JOHN ELWAY: You know what, I think we get in these situations and we think we have a chance to play with those guys. But then I think once you start playing with those guys on the Senior Tour, you start really realizing how good they really are.
And I think that would be a great thrill for us to do that because we love playing in these competitive situations.
But I don't lose sight of the fact when I play with those guys and realize how good they are, then that's when I say, you know, if I have a sponsor's exemption, maybe I'd give it a shot. But it's so difficult to get in those because it's a thrill to play in it. But I think we'd have to be much better players to play in it.
BILLY JOE TOLLIVER: I would give you a sponsor's exemption if I was in charge of the Seniors Tour.

Q. Have you talked to Rick Rhoden about being on the Tour?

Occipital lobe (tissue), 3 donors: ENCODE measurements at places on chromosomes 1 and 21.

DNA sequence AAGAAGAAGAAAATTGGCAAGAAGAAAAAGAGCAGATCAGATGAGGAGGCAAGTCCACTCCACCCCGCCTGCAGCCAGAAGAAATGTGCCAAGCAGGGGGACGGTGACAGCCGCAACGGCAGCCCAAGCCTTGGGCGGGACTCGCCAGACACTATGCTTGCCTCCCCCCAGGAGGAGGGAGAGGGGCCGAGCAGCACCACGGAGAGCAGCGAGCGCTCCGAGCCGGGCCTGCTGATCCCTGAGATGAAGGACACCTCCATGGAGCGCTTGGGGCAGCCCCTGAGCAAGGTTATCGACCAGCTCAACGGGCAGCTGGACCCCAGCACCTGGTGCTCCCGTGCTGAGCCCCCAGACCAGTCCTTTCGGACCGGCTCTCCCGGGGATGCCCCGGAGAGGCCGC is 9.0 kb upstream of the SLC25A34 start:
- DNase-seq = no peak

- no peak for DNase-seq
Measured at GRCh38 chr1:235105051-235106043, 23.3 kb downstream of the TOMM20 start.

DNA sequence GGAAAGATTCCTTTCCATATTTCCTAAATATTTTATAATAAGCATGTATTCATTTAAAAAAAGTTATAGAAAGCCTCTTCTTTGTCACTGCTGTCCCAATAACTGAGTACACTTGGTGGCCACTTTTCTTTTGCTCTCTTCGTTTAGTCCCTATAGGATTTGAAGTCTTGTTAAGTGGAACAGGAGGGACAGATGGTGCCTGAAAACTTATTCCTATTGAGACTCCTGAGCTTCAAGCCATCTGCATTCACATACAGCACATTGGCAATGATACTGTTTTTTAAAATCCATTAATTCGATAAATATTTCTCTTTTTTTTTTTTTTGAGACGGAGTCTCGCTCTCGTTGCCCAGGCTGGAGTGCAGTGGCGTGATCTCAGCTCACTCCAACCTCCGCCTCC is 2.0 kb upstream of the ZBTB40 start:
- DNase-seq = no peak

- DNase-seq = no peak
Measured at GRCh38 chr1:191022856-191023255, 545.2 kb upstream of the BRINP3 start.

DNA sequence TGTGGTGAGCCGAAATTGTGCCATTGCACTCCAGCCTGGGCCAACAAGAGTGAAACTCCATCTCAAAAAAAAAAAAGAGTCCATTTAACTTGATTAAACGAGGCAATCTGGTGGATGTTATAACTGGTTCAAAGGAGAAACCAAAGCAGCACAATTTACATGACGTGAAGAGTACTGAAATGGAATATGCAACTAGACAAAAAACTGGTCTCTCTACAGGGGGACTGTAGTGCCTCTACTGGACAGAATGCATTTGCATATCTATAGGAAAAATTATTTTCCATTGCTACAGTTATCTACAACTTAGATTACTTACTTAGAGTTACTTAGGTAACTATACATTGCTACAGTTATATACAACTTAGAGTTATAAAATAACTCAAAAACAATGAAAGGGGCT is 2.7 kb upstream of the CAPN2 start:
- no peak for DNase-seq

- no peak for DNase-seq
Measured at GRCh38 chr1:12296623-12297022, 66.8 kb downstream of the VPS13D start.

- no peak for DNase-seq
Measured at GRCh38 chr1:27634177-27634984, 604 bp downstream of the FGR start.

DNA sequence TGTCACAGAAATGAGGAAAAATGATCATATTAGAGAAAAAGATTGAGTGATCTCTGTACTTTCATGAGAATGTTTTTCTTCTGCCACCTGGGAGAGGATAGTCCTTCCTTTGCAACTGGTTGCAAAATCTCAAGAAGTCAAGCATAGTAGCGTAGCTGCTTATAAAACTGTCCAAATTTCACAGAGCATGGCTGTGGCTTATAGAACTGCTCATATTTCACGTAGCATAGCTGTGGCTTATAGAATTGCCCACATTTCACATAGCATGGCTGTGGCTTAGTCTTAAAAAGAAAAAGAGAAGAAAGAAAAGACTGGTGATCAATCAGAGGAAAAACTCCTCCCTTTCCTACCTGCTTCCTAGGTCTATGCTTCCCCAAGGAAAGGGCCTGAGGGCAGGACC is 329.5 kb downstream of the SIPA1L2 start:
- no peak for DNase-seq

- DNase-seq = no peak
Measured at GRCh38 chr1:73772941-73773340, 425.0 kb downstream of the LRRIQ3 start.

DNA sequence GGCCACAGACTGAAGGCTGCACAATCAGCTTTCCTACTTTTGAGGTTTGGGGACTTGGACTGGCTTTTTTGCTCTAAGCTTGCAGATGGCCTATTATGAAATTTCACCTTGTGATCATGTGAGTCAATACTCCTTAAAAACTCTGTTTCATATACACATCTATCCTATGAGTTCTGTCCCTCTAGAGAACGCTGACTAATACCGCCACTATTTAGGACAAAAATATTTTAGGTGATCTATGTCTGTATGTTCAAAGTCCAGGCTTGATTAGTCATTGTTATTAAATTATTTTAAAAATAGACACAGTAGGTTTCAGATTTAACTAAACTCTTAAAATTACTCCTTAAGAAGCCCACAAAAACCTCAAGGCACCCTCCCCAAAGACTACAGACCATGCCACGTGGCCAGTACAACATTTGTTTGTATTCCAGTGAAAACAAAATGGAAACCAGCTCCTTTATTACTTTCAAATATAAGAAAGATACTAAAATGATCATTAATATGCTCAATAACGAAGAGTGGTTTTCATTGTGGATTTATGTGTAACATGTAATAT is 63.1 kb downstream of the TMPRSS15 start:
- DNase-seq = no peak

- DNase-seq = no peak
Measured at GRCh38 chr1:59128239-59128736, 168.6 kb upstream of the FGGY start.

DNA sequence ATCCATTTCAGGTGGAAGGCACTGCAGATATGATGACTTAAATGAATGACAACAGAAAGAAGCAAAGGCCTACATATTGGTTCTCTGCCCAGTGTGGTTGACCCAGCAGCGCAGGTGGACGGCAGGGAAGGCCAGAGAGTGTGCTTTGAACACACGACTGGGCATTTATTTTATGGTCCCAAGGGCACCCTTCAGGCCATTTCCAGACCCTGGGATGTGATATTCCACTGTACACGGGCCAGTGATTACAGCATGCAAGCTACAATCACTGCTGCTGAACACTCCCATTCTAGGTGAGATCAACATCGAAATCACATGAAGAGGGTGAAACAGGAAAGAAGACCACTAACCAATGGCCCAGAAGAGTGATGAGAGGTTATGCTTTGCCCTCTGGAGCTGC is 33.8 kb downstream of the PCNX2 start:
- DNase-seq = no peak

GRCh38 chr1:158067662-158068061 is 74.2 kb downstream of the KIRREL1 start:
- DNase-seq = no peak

JOHN ELWAY: I haven't. But Rick has been very successful here and been on the Senior Tours in times. When you look at a guy that's won it as many times as Rick and Billy's right there behind him, and Jack's won it a couple times, too. I think those guys are so good.
The way it's set up, it's very difficult, if you're not on the regular tour, to get into that situation.
BILLY JOE TOLLIVER: Hardest tour to get on.
JACK WAGNER: I talked to Rick about it. Rick won Q-School, I think last year or the year before, and just couldn't find any spots. You've got so many guys turning 50 and gobble up those spots. There's no room for guys that go to Q-School. Maybe a few. So I know Rick only got into a few tournaments. Like John and Billy Joe said, it's the toughest tour to play on.
BILLY JOE TOLLIVER: As far as my career on the Senior Tour, I can't beat David Toms now. How am I going to beat him when we're both 50? I'll talk to you all later about that.
JOHN ELWAY: You've got a ways to go to 50.
THE MODERATOR: Thank you all.

End of FastScripts